Australian film success highlights importance of government support

ARIANA DEELEY

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The Water Diviner, Holding the Man and Oddball were among the top ten Australian grossing films in domestic box office Photo: screenaustralia

The Australian Film Industry has broken its all time Box Office record by hitting $64 million dollars this month, for 2015 so far.

The milestone surpasses the previous record of $63.4 million, set in 2001, and can be attributed to the success of Australian films such as ‘Mad Max Fury Road’, ‘The Water Diviner’, and ‘Paper Planes’.

CEO of Screen Australia, Graeme Mason said it’s important to celebrate success when it comes along, and predicts the figure will reach $70 million by the end of the year, with several major Australian films yet to be released.

“Given that the theatrical landscape is more challenging than ever before, Australian films have well and truly over-performed,” Mr Mason said.

He also noted, the Federal Government supported many of the films contributing to the year’s success through various funding, development, marketing offsets and innovation programs, through Screen Australia, and other agencies.

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Mad Max: Fury Road took out the number one spot, making $21.65 million in domestic box office, and over $373 million worldwide Photo: Flickr

However, these movies were all filmed and produced years before the Australian Film sector saw the federal government slash millions of dollars worth of grants and funding in the 2014 and 2015 budget.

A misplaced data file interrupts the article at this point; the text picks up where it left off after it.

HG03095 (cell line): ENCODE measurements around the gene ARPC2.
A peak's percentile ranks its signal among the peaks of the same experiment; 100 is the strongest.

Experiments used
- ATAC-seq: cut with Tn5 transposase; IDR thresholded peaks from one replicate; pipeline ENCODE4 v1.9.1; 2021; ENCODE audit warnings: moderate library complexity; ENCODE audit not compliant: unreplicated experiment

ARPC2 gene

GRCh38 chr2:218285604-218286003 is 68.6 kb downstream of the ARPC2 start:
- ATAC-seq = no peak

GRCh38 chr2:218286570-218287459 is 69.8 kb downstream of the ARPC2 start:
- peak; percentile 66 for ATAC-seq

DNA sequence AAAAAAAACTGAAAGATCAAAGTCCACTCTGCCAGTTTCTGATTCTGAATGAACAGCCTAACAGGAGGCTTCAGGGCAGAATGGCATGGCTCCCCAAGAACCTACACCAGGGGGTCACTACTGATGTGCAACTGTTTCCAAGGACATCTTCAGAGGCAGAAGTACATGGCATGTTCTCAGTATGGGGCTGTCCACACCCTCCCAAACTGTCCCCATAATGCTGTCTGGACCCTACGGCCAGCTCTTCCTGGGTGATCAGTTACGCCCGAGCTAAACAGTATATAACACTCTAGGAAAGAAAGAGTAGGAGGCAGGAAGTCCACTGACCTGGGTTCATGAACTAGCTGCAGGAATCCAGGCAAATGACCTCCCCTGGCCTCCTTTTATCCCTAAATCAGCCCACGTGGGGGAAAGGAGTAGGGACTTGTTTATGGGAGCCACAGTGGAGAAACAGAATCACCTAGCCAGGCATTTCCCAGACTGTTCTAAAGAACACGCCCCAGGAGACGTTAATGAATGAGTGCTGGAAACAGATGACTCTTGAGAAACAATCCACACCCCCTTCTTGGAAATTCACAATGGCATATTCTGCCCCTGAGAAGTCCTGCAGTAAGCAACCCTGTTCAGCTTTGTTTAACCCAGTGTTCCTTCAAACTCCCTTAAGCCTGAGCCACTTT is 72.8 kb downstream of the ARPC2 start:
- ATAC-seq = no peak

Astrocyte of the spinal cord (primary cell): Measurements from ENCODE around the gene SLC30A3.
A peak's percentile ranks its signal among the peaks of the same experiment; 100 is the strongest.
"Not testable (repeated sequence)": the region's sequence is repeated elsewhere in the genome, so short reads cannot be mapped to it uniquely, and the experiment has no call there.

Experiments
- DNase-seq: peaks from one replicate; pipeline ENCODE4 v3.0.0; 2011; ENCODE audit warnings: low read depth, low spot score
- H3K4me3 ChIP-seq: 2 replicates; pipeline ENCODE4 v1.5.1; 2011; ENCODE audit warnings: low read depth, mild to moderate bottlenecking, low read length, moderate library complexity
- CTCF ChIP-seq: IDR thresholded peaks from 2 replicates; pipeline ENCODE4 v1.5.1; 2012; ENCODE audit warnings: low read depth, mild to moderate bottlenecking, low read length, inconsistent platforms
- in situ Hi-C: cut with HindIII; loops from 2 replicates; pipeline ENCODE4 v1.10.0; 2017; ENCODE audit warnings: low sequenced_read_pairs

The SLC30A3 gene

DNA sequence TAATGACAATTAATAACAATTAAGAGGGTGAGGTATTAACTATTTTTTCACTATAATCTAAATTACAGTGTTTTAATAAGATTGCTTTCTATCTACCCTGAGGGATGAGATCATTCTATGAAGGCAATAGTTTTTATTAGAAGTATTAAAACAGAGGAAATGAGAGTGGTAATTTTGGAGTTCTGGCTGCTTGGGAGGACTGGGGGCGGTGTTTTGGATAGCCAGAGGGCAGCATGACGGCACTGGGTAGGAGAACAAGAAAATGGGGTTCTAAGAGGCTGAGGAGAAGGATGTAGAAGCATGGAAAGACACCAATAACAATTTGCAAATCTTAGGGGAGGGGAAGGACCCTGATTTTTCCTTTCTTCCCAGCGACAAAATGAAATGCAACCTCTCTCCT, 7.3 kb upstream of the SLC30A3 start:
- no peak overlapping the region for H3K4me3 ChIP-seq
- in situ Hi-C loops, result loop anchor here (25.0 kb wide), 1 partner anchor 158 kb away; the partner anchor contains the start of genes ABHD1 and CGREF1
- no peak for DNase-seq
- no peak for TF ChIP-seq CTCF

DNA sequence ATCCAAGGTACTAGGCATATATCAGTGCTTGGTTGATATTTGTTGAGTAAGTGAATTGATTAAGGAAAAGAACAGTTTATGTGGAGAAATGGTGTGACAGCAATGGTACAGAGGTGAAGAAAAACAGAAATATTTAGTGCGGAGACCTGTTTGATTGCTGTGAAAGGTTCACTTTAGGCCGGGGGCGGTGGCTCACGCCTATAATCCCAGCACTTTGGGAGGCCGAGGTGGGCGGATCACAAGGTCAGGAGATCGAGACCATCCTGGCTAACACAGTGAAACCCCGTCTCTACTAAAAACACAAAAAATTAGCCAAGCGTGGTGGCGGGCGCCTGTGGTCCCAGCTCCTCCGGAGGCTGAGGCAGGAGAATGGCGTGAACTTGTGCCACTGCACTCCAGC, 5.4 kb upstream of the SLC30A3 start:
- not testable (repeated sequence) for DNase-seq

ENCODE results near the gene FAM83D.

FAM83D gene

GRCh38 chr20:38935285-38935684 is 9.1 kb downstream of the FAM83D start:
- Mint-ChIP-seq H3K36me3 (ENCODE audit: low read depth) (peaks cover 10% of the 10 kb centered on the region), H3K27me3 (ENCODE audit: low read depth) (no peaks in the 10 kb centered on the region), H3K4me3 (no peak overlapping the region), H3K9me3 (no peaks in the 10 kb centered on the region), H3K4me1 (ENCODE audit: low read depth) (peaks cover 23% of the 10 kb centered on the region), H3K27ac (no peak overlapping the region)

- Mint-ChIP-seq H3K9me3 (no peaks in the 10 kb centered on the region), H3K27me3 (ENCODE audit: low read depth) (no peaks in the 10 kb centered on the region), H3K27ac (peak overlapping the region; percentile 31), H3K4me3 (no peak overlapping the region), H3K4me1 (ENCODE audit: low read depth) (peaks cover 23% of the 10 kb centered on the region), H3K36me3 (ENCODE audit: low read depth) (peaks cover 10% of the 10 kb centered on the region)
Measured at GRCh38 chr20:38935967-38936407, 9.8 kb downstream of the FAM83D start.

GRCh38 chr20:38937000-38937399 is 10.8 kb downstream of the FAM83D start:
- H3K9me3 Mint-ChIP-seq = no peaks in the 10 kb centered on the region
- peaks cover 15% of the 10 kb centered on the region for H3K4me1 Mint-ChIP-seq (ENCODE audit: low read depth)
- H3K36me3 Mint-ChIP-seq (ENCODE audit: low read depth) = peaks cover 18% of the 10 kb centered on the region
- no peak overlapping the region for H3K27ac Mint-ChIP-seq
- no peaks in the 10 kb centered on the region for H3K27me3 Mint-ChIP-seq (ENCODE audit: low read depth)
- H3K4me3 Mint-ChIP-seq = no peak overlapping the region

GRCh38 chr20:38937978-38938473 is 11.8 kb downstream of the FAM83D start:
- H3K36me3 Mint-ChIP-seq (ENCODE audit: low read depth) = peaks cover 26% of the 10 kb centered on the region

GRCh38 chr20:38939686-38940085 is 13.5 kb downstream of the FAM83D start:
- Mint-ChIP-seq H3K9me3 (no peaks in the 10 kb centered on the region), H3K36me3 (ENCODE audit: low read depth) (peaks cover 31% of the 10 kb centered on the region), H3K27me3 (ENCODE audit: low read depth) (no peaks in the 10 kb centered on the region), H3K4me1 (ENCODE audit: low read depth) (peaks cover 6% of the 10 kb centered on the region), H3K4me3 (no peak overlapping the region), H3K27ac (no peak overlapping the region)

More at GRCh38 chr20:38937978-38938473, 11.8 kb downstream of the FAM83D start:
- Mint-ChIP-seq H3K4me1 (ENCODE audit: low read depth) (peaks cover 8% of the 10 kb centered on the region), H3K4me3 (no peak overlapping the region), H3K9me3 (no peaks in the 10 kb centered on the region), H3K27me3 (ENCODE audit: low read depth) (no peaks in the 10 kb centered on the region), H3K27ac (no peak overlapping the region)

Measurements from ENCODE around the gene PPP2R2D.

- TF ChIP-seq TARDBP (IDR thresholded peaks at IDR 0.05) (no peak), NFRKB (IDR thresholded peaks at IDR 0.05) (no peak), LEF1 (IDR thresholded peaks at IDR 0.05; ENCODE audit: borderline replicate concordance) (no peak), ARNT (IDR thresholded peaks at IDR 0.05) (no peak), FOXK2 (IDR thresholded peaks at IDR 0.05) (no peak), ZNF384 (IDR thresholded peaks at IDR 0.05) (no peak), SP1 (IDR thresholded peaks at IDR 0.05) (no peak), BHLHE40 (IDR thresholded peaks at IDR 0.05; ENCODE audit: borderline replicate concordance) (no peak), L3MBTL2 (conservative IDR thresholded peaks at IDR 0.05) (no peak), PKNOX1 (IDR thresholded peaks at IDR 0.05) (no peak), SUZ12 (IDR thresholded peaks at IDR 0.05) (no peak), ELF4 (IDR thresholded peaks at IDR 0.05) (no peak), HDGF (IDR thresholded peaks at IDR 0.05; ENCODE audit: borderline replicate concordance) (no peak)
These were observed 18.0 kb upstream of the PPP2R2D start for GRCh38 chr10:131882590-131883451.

Screen Australia alone saw a cut of $38 million in 2014, with a further cut of $3.6 million over the following four years, whilst the Australia Council lost $28.2 million, and Screen Producers Australia lost $29.2 million over the four years.

Head of Business & Audience for Screen Australia, Richard Harris said the organisation is now facing challenges of trying to absorb further funding cuts without vastly reducing funding to film production and development.

“We’ve quarantined funding up to now but we’ve essentially said, ‘we’re really kind of at a critical mass in terms of where we deliver the money that goes into production funding and development funding,’ so any further reductions will actually impact on production and they will have impacts in the years out,” Mr Harris said.

“We need the government to be aware of that in the future.”

Mr Harris said while the Australian film industry has an important contribution to our economy, the flow on impact of having a thriving film sector is where we reap the economic benefits.   

“The important thing about the economic contribution is that there is an ecology of production that occurs in Australia, which is partly because of government funding that goes into screen production from us, from the ABC and so on, but that actually has flow on impacts to the capacity for us to produce things like the International films that were just announced.” 

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Two of Hollywood’s biggest upcoming productions will take place in Australia next year – the new Thor flick to be shot on the Gold Coast and the new Alien film expected to film in Sydney Photo: dmarge

He added, government support for a well established and functioning film industry is crucial in order to attract international productions.

“You just can’t attract Thor for example, and the new Prometheus film if you don’t actually have the capacity built in your sector.”

While the 2016 productions of ‘Thor: Ragnarok’’ and ‘Alien: Lost paradise’ are alone expected to bring $217 million to the Australian economy, Mr Harris said Australian film is an important contribution to Australian culture, not just the economy.

“It makes an important economic contribution, but from our point of view, it’s actually an important part of our culture, it’s essentially being able to tell Australian stories to Australian audiences, and because of the current market situation, it just doesn’t happen without government support.”

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